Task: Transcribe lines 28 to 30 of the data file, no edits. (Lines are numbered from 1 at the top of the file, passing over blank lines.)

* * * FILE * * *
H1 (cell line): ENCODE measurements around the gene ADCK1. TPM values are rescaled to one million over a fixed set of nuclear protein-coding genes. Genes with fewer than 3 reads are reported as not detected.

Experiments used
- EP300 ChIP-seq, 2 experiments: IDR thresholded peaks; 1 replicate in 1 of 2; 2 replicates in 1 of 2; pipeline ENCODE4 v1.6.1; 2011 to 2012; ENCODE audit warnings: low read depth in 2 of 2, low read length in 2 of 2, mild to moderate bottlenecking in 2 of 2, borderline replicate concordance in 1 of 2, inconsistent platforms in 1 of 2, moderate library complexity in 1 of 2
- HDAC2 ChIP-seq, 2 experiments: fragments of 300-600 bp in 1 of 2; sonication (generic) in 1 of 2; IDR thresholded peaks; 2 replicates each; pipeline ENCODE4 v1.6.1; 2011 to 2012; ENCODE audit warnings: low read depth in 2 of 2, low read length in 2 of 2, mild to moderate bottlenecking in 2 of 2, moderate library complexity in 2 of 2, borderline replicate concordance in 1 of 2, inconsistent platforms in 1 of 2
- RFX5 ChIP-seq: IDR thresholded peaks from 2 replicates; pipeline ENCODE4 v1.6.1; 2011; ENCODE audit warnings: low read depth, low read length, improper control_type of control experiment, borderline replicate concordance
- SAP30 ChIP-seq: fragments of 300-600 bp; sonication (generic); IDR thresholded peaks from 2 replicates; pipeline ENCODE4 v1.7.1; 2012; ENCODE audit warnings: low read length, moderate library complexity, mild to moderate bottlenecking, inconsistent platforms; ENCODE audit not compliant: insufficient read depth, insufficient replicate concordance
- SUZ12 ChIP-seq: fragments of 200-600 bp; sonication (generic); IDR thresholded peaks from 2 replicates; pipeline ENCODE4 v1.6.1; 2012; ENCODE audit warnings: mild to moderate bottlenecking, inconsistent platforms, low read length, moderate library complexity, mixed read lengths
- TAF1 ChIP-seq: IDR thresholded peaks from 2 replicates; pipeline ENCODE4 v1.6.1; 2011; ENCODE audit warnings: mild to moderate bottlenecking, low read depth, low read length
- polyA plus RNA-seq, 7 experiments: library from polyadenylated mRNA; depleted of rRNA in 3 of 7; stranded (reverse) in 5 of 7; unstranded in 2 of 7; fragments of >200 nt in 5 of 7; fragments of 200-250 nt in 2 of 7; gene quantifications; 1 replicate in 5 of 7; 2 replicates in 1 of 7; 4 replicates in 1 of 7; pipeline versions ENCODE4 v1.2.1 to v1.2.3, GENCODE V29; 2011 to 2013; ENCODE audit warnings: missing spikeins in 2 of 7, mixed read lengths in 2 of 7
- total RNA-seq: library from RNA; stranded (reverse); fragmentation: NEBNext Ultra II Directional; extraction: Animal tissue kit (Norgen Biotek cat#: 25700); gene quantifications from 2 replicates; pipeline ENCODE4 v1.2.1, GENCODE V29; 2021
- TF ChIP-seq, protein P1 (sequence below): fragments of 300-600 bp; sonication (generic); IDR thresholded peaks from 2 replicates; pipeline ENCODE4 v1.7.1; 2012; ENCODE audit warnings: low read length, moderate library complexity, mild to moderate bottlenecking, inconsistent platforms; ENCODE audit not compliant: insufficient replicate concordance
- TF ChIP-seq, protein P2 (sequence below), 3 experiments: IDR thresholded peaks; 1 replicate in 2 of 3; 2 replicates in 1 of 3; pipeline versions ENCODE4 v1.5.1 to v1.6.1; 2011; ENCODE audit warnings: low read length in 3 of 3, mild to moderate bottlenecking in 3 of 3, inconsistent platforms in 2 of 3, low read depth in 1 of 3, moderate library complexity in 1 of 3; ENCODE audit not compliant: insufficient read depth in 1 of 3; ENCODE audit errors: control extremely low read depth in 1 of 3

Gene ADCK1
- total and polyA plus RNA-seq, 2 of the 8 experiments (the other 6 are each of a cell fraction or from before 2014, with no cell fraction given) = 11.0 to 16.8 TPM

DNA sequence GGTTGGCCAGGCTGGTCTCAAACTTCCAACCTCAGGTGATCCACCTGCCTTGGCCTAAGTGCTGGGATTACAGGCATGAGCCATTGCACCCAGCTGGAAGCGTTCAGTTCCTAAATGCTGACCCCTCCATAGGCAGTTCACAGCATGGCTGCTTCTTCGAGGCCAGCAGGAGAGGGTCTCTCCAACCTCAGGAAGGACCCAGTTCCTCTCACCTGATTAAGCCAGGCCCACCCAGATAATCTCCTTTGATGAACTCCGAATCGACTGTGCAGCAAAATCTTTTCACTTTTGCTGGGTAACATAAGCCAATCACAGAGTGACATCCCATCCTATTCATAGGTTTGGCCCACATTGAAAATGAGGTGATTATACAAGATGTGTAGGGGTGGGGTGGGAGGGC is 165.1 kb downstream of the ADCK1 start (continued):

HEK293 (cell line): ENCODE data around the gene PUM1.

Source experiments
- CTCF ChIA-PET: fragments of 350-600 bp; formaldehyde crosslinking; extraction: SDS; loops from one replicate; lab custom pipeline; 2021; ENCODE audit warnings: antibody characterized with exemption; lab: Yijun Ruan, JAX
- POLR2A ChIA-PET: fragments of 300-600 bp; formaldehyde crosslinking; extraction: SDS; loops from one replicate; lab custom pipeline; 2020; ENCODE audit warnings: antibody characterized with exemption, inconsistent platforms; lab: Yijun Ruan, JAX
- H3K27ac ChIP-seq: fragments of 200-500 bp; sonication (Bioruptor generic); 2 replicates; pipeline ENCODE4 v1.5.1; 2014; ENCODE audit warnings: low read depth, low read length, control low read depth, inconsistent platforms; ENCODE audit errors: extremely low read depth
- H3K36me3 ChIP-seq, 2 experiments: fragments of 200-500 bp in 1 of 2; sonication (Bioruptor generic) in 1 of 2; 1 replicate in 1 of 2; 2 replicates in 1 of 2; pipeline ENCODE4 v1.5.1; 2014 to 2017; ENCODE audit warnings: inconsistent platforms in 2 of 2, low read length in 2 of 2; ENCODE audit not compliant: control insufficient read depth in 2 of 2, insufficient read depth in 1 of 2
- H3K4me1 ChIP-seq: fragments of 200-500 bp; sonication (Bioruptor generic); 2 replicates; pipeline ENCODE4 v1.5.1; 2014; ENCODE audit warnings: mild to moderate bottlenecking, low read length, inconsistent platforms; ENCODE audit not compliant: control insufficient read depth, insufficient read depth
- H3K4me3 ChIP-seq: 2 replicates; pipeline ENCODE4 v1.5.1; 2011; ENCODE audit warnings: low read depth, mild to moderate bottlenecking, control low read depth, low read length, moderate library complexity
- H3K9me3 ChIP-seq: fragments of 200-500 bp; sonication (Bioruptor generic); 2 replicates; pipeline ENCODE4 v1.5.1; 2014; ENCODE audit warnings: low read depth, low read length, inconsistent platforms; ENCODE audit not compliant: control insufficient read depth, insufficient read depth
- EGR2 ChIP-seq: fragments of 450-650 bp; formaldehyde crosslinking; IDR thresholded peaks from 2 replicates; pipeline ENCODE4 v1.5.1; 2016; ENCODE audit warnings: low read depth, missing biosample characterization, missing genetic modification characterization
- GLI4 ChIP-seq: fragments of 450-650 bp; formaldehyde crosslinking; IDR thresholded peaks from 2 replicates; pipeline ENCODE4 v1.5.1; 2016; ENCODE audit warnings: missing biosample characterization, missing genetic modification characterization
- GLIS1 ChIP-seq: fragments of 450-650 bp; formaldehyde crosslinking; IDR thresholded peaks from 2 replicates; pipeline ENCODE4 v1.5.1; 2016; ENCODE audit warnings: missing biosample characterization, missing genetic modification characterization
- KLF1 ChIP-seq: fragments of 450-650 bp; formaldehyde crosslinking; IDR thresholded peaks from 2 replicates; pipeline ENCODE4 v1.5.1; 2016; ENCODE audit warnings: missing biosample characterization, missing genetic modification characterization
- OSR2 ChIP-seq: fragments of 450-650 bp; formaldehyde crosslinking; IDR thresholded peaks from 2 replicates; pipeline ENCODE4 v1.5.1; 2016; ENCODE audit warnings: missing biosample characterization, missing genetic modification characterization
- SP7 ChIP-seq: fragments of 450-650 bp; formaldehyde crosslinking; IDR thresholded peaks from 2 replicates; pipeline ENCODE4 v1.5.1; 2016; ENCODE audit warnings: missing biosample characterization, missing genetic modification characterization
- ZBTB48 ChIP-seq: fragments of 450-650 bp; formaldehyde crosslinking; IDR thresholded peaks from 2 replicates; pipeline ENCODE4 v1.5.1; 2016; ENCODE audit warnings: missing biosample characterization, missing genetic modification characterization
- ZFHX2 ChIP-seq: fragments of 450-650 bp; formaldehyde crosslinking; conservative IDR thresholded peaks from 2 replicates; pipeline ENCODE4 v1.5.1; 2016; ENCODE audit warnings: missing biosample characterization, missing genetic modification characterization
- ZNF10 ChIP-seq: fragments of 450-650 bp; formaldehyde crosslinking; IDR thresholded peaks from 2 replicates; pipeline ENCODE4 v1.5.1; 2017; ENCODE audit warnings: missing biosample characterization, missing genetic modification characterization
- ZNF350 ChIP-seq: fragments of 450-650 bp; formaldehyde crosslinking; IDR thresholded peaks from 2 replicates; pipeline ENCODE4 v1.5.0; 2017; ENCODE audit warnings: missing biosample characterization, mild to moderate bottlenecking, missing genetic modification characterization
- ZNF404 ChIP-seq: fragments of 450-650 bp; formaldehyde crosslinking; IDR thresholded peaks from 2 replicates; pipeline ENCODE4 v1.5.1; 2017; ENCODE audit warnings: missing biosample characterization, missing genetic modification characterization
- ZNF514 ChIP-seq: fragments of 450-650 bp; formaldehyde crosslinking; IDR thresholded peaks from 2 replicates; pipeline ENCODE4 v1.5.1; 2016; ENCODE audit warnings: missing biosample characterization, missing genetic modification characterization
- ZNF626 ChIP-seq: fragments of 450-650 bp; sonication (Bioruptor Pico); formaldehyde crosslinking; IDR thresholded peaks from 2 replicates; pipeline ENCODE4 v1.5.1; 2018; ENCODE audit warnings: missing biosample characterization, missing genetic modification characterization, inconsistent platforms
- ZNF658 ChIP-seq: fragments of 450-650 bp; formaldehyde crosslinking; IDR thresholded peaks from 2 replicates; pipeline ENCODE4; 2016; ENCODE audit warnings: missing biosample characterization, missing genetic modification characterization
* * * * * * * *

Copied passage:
- KLF1 ChIP-seq: fragments of 450-650 bp; formaldehyde crosslinking; IDR thresholded peaks from 2 replicates; pipeline ENCODE4 v1.5.1; 2016; ENCODE audit warnings: missing biosample characterization, missing genetic modification characterization
- OSR2 ChIP-seq: fragments of 450-650 bp; formaldehyde crosslinking; IDR thresholded peaks from 2 replicates; pipeline ENCODE4 v1.5.1; 2016; ENCODE audit warnings: missing biosample characterization, missing genetic modification characterization
- SP7 ChIP-seq: fragments of 450-650 bp; formaldehyde crosslinking; IDR thresholded peaks from 2 replicates; pipeline ENCODE4 v1.5.1; 2016; ENCODE audit warnings: missing biosample characterization, missing genetic modification characterization